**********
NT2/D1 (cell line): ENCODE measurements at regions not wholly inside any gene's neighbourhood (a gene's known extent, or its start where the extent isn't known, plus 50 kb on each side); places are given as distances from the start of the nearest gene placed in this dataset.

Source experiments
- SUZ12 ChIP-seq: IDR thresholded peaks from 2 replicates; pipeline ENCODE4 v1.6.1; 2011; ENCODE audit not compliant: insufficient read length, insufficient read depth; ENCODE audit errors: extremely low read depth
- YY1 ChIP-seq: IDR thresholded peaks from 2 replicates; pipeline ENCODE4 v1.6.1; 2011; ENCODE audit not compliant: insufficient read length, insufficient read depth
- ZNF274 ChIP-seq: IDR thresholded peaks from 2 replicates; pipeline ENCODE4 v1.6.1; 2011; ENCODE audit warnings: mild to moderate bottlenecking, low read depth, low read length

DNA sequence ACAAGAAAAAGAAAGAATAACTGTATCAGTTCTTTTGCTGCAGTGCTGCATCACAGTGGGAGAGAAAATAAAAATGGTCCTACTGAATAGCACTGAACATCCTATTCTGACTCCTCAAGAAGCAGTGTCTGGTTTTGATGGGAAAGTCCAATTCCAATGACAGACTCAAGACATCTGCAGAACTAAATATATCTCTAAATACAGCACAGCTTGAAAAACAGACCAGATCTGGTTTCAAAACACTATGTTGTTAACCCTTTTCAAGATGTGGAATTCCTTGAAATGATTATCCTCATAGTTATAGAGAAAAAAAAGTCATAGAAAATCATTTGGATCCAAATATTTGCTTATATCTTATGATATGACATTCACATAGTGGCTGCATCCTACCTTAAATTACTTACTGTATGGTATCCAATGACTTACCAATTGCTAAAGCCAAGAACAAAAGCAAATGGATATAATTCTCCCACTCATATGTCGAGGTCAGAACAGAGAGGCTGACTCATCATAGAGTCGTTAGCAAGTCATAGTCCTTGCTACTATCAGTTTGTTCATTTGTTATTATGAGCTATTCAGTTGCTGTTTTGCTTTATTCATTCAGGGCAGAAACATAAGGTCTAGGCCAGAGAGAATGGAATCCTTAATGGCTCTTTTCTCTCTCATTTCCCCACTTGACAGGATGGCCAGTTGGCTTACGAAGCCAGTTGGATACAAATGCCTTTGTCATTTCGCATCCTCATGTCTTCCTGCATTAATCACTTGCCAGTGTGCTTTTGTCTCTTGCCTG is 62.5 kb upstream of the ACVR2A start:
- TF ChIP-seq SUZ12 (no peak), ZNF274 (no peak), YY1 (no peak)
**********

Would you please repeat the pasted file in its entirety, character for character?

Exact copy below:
NT2/D1 (cell line): ENCODE measurements at regions not wholly inside any gene's neighbourhood (a gene's known extent, or its start where the extent isn't known, plus 50 kb on each side); places are given as distances from the start of the nearest gene placed in this dataset.

Source experiments
- SUZ12 ChIP-seq: IDR thresholded peaks from 2 replicates; pipeline ENCODE4 v1.6.1; 2011; ENCODE audit not compliant: insufficient read length, insufficient read depth; ENCODE audit errors: extremely low read depth
- YY1 ChIP-seq: IDR thresholded peaks from 2 replicates; pipeline ENCODE4 v1.6.1; 2011; ENCODE audit not compliant: insufficient read length, insufficient read depth
- ZNF274 ChIP-seq: IDR thresholded peaks from 2 replicates; pipeline ENCODE4 v1.6.1; 2011; ENCODE audit warnings: mild to moderate bottlenecking, low read depth, low read length

DNA sequence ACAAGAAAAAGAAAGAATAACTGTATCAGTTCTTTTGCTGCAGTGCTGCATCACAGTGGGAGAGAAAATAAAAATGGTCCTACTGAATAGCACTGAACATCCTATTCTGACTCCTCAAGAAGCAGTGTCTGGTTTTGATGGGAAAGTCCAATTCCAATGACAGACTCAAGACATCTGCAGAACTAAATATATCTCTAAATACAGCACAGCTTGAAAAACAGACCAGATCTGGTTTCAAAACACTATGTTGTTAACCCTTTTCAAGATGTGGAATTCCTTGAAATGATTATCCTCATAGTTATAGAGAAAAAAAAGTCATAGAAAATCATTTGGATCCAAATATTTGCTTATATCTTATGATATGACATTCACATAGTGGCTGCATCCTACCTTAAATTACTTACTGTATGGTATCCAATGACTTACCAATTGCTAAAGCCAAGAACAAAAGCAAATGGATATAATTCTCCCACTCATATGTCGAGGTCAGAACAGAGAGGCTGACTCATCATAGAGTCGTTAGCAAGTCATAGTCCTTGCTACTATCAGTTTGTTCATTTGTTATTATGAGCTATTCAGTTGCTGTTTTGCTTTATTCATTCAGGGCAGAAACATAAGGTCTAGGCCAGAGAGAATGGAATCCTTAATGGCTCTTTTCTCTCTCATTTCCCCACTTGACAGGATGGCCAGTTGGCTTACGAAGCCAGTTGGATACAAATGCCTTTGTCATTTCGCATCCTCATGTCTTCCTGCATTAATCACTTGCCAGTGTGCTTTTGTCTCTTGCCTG is 62.5 kb upstream of the ACVR2A start:
- TF ChIP-seq SUZ12 (no peak), ZNF274 (no peak), YY1 (no peak)